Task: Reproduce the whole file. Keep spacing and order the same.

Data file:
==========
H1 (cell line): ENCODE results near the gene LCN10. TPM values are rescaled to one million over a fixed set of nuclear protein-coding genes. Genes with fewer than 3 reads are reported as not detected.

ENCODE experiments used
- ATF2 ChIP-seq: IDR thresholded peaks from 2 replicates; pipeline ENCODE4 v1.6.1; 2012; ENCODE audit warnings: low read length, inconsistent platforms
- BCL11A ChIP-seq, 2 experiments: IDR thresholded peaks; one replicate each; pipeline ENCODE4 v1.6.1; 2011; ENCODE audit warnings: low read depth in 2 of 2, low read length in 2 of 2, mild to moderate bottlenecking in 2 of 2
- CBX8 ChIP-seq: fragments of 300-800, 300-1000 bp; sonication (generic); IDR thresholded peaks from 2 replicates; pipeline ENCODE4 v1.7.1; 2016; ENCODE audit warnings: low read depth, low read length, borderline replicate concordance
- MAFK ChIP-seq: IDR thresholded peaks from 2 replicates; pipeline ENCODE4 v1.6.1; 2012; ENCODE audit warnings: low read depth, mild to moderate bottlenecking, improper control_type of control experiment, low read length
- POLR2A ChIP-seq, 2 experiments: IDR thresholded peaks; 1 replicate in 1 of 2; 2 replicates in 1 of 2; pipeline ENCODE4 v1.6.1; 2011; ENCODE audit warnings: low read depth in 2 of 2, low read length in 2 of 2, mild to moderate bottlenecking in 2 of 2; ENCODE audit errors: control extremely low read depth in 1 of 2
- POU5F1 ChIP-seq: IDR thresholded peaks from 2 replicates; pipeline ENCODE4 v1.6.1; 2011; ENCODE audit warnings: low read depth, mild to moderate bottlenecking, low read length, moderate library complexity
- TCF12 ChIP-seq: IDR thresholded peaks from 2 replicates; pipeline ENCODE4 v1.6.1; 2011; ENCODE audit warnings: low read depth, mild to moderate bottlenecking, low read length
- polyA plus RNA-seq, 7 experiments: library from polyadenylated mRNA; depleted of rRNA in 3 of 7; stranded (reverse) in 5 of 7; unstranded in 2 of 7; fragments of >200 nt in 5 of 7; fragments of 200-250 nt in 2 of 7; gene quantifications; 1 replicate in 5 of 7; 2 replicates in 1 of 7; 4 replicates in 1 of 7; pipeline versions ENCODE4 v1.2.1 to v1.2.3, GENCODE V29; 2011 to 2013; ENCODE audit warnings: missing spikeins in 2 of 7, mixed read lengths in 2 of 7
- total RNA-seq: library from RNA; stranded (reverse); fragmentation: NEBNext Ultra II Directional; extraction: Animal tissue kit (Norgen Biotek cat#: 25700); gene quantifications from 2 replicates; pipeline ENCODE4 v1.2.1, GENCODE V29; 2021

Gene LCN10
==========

H1 (cell line): ENCODE results near the gene LCN10. TPM values are rescaled to one million over a fixed set of nuclear protein-coding genes. Genes with fewer than 3 reads are reported as not detected.

ENCODE experiments used
- ATF2 ChIP-seq: IDR thresholded peaks from 2 replicates; pipeline ENCODE4 v1.6.1; 2012; ENCODE audit warnings: low read length, inconsistent platforms
- BCL11A ChIP-seq, 2 experiments: IDR thresholded peaks; one replicate each; pipeline ENCODE4 v1.6.1; 2011; ENCODE audit warnings: low read depth in 2 of 2, low read length in 2 of 2, mild to moderate bottlenecking in 2 of 2
- CBX8 ChIP-seq: fragments of 300-800, 300-1000 bp; sonication (generic); IDR thresholded peaks from 2 replicates; pipeline ENCODE4 v1.7.1; 2016; ENCODE audit warnings: low read depth, low read length, borderline replicate concordance
- MAFK ChIP-seq: IDR thresholded peaks from 2 replicates; pipeline ENCODE4 v1.6.1; 2012; ENCODE audit warnings: low read depth, mild to moderate bottlenecking, improper control_type of control experiment, low read length
- POLR2A ChIP-seq, 2 experiments: IDR thresholded peaks; 1 replicate in 1 of 2; 2 replicates in 1 of 2; pipeline ENCODE4 v1.6.1; 2011; ENCODE audit warnings: low read depth in 2 of 2, low read length in 2 of 2, mild to moderate bottlenecking in 2 of 2; ENCODE audit errors: control extremely low read depth in 1 of 2
- POU5F1 ChIP-seq: IDR thresholded peaks from 2 replicates; pipeline ENCODE4 v1.6.1; 2011; ENCODE audit warnings: low read depth, mild to moderate bottlenecking, low read length, moderate library complexity
- TCF12 ChIP-seq: IDR thresholded peaks from 2 replicates; pipeline ENCODE4 v1.6.1; 2011; ENCODE audit warnings: low read depth, mild to moderate bottlenecking, low read length
- polyA plus RNA-seq, 7 experiments: library from polyadenylated mRNA; depleted of rRNA in 3 of 7; stranded (reverse) in 5 of 7; unstranded in 2 of 7; fragments of >200 nt in 5 of 7; fragments of 200-250 nt in 2 of 7; gene quantifications; 1 replicate in 5 of 7; 2 replicates in 1 of 7; 4 replicates in 1 of 7; pipeline versions ENCODE4 v1.2.1 to v1.2.3, GENCODE V29; 2011 to 2013; ENCODE audit warnings: missing spikeins in 2 of 7, mixed read lengths in 2 of 7
- total RNA-seq: library from RNA; stranded (reverse); fragmentation: NEBNext Ultra II Directional; extraction: Animal tissue kit (Norgen Biotek cat#: 25700); gene quantifications from 2 replicates; pipeline ENCODE4 v1.2.1, GENCODE V29; 2021

Gene LCN10